Five hundred years ago, the Protestant Reformation sought to change the church, to bring the focus back upon God. The Reformation had no intention of breaking free from the church in Rome but instead saw that the message of grace and mercy had been replaced with penance and indulgences. Due to these circumstances, Martin Luther spoke up and sought to bring the church back to God’s intended purpose, to spread the Gospel message to the world. 

God used an imperfect person to bring change to the church. Those that seek to change the world must understand that they are imperfect and not worthy of praise, but rather deflect all of that praise to the Almighty God. The church, however, often looks to its leaders and seeks their elevation rather than focusing on the message. Thus, on this Reformation Sunday, we need to focus on God’s desire to constantly re-form us into His image and carry out the mission of the Gospel in our community and the world.

Saul is an example of an imperfect person, carrying out the mission of God. After Ananias had been with Saul, with sight restored, Saul was released to do the work of God in the world. Sharing the Gospel, proclaiming Jesus as Lord and Savior, and doing ministry work in Damascus caused Saul to develop some enemies. The people that were content with the status quo, those that said this is the way we have always done things, and those that were uncomfortable with Saul’s new message fought to destroy Saul and protect the status quo. This story invites us to look at Acts and see how Saul first interacts with the church.

Acts 9:23-31

23 After many days had gone by, there was a conspiracy among the Jews to kill him, 24 but Saul learned of their plan. Day and night they kept close watch on the city gates in order to kill him. 25 But his followers took him by night and lowered him in a basket through an opening in the wall.

26 When he came to Jerusalem, he tried to join the disciples, but they were all afraid of him, not believing that he really was a disciple. 27 But Barnabas took him and brought him to the apostles. He told them how Saul on his journey had seen the Lord and that the Lord had spoken to him, and how in Damascus he had preached fearlessly in the name of Jesus. 28 So Saul stayed with them and moved about freely in Jerusalem, speaking boldly in the name of the Lord. 29 He talked and debated with the Hellenistic Jews,[a] but they tried to kill him. 30 When the believers learned of this, they took him down to Caesarea and sent him off to Tarsus.

31 Then the church throughout Judea, Galilee and Samaria enjoyed a time of peace and was strengthened. Living in the fear of the Lord and encouraged by the Holy Spirit, it increased in numbers.

The examples of Luther, Saul, and countless others remind the church that we need people in our midst willing to challenge the status quo and fight for reforms within the body. Often these reforms start within our own lives. What sin is still unresolved? The reformer’s perspective begins by recognizing the need to be transformed and renewed by the Holy Spirit, and with that renewal comes a desire to change the world. This desire recognizes that God holds the ultimate authority over us and not any organization or group found on Earth.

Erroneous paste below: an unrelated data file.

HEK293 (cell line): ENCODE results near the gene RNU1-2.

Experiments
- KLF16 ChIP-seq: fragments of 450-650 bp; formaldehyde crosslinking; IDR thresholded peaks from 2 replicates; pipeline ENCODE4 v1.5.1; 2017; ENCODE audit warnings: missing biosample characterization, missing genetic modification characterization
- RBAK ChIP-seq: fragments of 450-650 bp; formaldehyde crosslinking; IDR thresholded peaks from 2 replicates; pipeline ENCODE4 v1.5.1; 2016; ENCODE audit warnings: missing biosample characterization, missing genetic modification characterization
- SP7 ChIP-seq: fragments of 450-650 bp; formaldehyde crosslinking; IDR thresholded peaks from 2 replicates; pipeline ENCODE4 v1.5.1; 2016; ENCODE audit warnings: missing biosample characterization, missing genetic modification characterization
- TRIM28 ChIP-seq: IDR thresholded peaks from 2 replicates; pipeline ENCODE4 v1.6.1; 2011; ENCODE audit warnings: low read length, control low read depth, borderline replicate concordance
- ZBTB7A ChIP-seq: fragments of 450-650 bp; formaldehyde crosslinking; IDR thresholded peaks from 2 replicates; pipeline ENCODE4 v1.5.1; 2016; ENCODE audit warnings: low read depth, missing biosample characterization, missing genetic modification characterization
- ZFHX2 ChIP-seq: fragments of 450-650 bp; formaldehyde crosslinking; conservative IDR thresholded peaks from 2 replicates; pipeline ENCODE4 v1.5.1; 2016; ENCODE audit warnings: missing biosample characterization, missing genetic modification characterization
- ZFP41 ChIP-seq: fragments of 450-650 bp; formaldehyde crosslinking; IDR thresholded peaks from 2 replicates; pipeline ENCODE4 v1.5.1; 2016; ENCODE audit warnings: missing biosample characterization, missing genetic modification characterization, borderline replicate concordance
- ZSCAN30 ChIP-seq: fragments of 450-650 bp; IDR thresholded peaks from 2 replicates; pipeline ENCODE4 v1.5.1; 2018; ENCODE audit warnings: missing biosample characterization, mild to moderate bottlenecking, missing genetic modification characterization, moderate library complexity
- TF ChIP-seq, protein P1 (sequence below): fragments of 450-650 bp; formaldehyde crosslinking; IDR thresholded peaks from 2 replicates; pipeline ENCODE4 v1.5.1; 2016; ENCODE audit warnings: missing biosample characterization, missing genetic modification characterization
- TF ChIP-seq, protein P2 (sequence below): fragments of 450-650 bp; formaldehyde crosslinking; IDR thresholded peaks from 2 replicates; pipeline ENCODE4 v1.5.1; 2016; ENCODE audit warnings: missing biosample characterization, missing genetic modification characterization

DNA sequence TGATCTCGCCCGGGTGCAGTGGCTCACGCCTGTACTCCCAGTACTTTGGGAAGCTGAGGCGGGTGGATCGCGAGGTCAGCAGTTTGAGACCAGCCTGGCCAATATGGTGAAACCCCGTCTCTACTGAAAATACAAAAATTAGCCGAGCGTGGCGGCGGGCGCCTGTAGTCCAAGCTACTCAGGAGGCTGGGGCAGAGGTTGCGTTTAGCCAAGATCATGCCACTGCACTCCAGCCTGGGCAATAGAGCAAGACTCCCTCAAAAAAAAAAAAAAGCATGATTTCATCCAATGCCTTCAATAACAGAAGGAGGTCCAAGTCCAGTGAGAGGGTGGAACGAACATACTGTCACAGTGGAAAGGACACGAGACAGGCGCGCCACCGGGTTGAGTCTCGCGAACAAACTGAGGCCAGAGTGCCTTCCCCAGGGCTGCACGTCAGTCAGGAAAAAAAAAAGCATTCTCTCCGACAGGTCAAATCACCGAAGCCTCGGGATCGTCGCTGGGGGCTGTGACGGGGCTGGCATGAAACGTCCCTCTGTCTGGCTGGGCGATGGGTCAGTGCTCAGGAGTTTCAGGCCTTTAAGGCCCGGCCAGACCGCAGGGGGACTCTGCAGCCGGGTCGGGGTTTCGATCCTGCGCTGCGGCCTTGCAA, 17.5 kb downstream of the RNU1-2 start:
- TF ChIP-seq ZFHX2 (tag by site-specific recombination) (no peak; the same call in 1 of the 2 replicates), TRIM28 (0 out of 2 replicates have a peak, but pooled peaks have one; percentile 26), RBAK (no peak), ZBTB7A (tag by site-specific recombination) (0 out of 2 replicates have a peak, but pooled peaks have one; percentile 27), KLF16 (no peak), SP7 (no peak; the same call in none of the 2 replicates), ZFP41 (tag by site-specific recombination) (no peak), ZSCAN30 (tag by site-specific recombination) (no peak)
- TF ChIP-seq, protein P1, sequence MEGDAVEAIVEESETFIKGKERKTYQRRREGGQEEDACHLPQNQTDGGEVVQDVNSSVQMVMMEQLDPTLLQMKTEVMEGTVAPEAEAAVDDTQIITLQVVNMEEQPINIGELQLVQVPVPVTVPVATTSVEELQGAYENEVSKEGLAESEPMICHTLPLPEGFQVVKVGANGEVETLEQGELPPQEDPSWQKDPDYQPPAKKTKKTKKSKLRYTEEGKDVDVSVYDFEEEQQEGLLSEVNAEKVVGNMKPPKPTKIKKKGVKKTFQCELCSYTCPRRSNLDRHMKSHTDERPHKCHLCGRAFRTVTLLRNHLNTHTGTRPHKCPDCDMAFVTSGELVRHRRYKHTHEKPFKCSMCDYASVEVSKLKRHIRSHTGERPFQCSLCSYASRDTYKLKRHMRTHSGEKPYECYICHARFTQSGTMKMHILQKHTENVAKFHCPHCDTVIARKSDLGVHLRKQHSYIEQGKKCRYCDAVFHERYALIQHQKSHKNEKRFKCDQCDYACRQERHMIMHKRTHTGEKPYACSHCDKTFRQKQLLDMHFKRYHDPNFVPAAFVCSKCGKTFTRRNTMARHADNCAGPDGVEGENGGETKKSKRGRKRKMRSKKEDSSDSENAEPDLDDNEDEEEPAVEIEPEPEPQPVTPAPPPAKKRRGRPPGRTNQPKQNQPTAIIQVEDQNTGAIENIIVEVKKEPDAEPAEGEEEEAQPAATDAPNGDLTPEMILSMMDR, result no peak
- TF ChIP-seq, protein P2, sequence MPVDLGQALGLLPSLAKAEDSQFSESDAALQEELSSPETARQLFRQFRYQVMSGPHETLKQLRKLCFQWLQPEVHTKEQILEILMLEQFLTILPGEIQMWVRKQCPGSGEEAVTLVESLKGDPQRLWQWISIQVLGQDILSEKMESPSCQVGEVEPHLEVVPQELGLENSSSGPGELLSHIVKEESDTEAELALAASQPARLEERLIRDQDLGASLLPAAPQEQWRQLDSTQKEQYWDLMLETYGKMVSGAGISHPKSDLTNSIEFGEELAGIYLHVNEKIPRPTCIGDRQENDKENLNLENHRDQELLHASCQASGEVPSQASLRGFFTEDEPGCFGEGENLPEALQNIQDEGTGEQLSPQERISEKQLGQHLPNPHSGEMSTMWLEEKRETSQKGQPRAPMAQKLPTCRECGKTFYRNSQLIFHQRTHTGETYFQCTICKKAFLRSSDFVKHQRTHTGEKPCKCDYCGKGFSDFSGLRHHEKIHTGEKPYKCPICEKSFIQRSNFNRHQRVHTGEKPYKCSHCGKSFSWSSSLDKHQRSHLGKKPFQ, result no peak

When we grant the ultimate authority over our lives to God, we relinquish all other pretenses through which we speak and instead ask the Holy Spirit to speak through us and for us. The Holy Spirit will always speak the truth and demand the same of each of God’s disciples. This orientation puts the reformer in a situation where they must immediately and wholly confront anything that runs contrary to the Message of the Cross and God’s love for the world.

God established the church to carry out the Almighty’s mission on Earth, to bring all of the created order back to God. The reformer’s voice calls the church to heed the call and get our hearts right with God. The reformer’s problems result from tribalism and looking at the world through only one particular lens.

Martin Luther never sought to break away from the Catholic Church but saw something that did not align with scripture and discussed it. This challenge made Rome nervous and resulted in his excommunication. When speaking to the Jews about Jesus, Saul challenged the notion that the Christ had yet to come, but instead of it resulting in a discussion, the Jews plotted to kill him. Challenges and reforms don’t often come easy, and they usually result in a great deal of animosity from the leaders and status quo.

However, our allegiance must lie with God and not with political or even religious leaders. This temptation plagues the church in America. Quickly the church aligns itself with charismatic leaders and politicians, and regardless of substance, many quickly fall prey to the trap. Instead of speaking the truth of God boldly to power, they usurp God’s mission in the path toward human ambition, which is why we need reformers in our midst.

The reformer can come from anyone led by the Holy Spirit, even those that once were enemies of the church. Saul was an enemy, and through the transformation of God, Saul became an evangelist and spoke the truth at his peril. We cannot fear this type of person in our midst, but instead, we must be willing to stand in Barnabas’ shoes in this passage as he vouched for Saul and provided testimony to Saul’s transformation. This testimony paved the way for the reformation of the church from just for Jews toward reaching out toward the Gentiles as well. 

The church must keep its eyes open and its ears listening, as the Holy Spirit can speak through anyone at any time. This way, the church will be open to the necessary reforms. Thus the church operates as a reformed and always reforming congregation.

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